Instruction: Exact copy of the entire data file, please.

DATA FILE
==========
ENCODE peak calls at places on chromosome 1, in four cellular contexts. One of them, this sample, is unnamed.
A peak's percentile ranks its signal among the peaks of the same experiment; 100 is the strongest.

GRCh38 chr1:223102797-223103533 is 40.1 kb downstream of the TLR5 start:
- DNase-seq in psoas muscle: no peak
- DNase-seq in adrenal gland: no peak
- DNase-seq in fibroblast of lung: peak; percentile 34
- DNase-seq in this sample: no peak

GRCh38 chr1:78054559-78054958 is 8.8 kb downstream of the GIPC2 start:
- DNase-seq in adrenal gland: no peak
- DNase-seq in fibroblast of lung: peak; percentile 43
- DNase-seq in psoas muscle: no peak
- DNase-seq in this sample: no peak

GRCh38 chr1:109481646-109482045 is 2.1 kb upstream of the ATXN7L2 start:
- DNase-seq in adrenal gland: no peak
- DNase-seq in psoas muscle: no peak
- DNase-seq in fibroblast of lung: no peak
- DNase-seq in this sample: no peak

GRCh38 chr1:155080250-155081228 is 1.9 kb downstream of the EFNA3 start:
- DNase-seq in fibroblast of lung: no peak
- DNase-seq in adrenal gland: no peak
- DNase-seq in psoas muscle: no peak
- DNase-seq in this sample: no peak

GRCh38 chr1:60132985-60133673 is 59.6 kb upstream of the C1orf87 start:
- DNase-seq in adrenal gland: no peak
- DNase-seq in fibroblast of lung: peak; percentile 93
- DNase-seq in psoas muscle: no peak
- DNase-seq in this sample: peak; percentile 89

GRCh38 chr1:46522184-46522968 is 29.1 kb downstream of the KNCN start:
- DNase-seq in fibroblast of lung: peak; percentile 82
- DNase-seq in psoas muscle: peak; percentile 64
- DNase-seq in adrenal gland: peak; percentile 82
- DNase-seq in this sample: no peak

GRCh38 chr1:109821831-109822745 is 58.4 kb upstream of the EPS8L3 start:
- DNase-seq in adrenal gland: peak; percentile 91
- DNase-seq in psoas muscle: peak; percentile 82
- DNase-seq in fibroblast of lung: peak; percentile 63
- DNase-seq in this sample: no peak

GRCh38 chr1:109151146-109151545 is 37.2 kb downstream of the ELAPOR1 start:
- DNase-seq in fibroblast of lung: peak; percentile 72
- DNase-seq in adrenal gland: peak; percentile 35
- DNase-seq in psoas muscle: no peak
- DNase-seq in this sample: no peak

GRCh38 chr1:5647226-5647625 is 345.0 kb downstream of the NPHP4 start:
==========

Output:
ENCODE peak calls at places on chromosome 1, in four cellular contexts. One of them, this sample, is unnamed.
A peak's percentile ranks its signal among the peaks of the same experiment; 100 is the strongest.

GRCh38 chr1:223102797-223103533 is 40.1 kb downstream of the TLR5 start:
- DNase-seq in psoas muscle: no peak
- DNase-seq in adrenal gland: no peak
- DNase-seq in fibroblast of lung: peak; percentile 34
- DNase-seq in this sample: no peak

GRCh38 chr1:78054559-78054958 is 8.8 kb downstream of the GIPC2 start:
- DNase-seq in adrenal gland: no peak
- DNase-seq in fibroblast of lung: peak; percentile 43
- DNase-seq in psoas muscle: no peak
- DNase-seq in this sample: no peak

GRCh38 chr1:109481646-109482045 is 2.1 kb upstream of the ATXN7L2 start:
- DNase-seq in adrenal gland: no peak
- DNase-seq in psoas muscle: no peak
- DNase-seq in fibroblast of lung: no peak
- DNase-seq in this sample: no peak

GRCh38 chr1:155080250-155081228 is 1.9 kb downstream of the EFNA3 start:
- DNase-seq in fibroblast of lung: no peak
- DNase-seq in adrenal gland: no peak
- DNase-seq in psoas muscle: no peak
- DNase-seq in this sample: no peak

GRCh38 chr1:60132985-60133673 is 59.6 kb upstream of the C1orf87 start:
- DNase-seq in adrenal gland: no peak
- DNase-seq in fibroblast of lung: peak; percentile 93
- DNase-seq in psoas muscle: no peak
- DNase-seq in this sample: peak; percentile 89

GRCh38 chr1:46522184-46522968 is 29.1 kb downstream of the KNCN start:
- DNase-seq in fibroblast of lung: peak; percentile 82
- DNase-seq in psoas muscle: peak; percentile 64
- DNase-seq in adrenal gland: peak; percentile 82
- DNase-seq in this sample: no peak

GRCh38 chr1:109821831-109822745 is 58.4 kb upstream of the EPS8L3 start:
- DNase-seq in adrenal gland: peak; percentile 91
- DNase-seq in psoas muscle: peak; percentile 82
- DNase-seq in fibroblast of lung: peak; percentile 63
- DNase-seq in this sample: no peak

GRCh38 chr1:109151146-109151545 is 37.2 kb downstream of the ELAPOR1 start:
- DNase-seq in fibroblast of lung: peak; percentile 72
- DNase-seq in adrenal gland: peak; percentile 35
- DNase-seq in psoas muscle: no peak
- DNase-seq in this sample: no peak

GRCh38 chr1:5647226-5647625 is 345.0 kb downstream of the NPHP4 start: